Best For
Fires involving solids and burning liquids, such as paint and petrol but not suitable for chip or fat pan fires. Safe on fires caused by electricity if tested to 35kV (dielectric test) and a 1m safety distance is adhered to.
Danger
Do not use on chip or fat pan fires.
How to Use
For fires involving solids, point the jet at the base of the flames and keep it moving across the area of the fire. Ensure that all areas of the fire are out. For fires involving liquids, do not aim the jet straight into the liquid. Where the liquid on fire is in a container, point the jet at the inside edge of the container or on a nearby surface above the burning liquid. Allow the foam to build up and flow across the liquid.
How it Works
They are mainly water based, with a foaming agent so that the foam can float on top of the burning liquid and break the interaction between the flames and the fuel surface.


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Carbon Dioxide Extinguisher

Best For
Live electrical equipment, although it allows re-ignition of hot plastics. Now mainly used on large computer servers, although care has to be taken not to asphyxiate people when using the extinguisher in small server rooms.
Danger
Do not use on chip or fat pan fires, as it can carry burning fat out of the container. This type of extinguisher does not cool the fire very well and you need to ensure that the fire does not start up again. Fumes from CO2 extinguishers can asphyxiate if used in confined spaces: ventilate the area as soon as the fire has been controlled. Only use CO2 extinguishers with frost-free horns, as the hand holding the horn can otherwise be frozen to the horn, as the gas gets very cold during the discharge.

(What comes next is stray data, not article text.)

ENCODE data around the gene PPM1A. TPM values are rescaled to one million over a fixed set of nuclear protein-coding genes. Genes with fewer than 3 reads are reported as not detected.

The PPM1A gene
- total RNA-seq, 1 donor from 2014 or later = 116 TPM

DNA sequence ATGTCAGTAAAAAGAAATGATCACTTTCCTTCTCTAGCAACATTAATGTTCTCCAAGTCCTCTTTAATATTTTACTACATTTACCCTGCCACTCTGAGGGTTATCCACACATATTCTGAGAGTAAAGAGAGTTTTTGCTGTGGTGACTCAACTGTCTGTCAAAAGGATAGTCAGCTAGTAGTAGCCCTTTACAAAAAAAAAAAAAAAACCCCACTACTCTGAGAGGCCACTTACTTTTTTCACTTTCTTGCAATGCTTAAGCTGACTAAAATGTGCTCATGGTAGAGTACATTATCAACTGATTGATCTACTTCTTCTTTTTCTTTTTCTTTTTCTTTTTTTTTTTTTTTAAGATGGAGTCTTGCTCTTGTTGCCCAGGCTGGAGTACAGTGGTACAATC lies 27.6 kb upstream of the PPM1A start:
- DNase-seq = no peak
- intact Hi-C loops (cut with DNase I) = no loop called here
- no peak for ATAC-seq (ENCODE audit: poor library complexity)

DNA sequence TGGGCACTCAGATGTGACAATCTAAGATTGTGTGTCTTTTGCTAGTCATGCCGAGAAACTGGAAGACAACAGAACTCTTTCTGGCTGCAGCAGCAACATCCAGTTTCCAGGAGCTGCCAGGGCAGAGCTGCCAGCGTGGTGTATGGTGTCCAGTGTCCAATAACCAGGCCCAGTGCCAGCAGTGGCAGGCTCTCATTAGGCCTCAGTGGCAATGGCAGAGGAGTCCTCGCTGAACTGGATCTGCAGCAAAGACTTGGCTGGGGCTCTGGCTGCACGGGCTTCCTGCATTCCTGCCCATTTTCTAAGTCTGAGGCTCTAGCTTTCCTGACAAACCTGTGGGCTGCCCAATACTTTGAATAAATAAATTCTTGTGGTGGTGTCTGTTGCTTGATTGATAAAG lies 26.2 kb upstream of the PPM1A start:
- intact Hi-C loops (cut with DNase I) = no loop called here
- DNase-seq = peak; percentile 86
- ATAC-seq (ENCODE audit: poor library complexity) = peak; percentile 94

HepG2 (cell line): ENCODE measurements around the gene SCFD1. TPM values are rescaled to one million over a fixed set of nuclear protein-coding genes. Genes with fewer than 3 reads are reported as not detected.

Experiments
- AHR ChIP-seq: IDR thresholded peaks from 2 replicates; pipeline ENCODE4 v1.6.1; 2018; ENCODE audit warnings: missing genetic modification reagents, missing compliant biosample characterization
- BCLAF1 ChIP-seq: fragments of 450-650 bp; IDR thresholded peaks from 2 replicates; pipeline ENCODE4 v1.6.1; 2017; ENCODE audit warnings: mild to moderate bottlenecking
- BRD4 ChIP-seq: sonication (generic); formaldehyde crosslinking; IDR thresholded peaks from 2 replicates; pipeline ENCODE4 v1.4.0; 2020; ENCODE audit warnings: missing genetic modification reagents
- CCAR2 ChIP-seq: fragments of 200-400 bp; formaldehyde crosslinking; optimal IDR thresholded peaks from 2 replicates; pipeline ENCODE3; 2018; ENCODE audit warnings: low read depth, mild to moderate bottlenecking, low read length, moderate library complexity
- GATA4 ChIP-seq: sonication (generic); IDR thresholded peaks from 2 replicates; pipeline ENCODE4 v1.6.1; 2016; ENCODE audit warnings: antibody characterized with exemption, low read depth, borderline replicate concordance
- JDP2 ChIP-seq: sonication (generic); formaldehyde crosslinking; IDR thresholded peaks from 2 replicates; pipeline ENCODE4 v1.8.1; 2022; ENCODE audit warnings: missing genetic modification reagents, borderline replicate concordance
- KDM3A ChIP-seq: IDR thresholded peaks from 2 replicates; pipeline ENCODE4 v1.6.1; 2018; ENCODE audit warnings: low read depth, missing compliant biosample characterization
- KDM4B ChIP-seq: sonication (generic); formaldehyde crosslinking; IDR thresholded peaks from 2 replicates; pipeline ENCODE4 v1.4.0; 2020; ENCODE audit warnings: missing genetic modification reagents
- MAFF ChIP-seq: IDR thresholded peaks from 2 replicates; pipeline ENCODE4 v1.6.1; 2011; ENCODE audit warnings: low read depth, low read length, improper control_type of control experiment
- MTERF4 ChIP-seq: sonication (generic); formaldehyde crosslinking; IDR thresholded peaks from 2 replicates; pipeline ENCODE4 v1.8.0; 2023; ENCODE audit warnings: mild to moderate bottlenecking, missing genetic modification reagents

How to Use
The discharge horn should be directed at the base of the flames and the jet kept moving across the area of the fire.
How it Works
Carbon dioxide extinguishers work by suffocating the fire. Carbon dioxide displaces oxygen in the air. However, once discharged, the CO2 will dissipate quickly and allow access for oxygen again, which can re-ignite the fire.


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Fire Blanket

Fire blankets are made of fire-resistant materials. They are useful for smothering small pan fires or for wrapping round a person whose clothing is on fire. Fire blankets conforming to British Standard BS EN 1869 : 1997 are suitable for use in the home. BS 7944 : 1999 is the specification for specialist heavy duty industrial use. Fire blankets should generally be disposed of after use.
Best For
Small pan fires where oil or fat has caught fire and clothing fires.
Danger
If the blanket does not completely cover the fire, it will not be able to extinguish the fire.
While kitemarked fire blankets have been successfully tested on deep fat fryers, modern frying fats are difficult to extinguish with a fire blanket. We therefore recommend wet chemicals for deep fat fryers.
How to Use
Place carefully over the fire. Keep your hands shielded from the fire. Do not waft the fire towards you.
How it Works
Smothers the fire and prevents oxygen getting to the fire.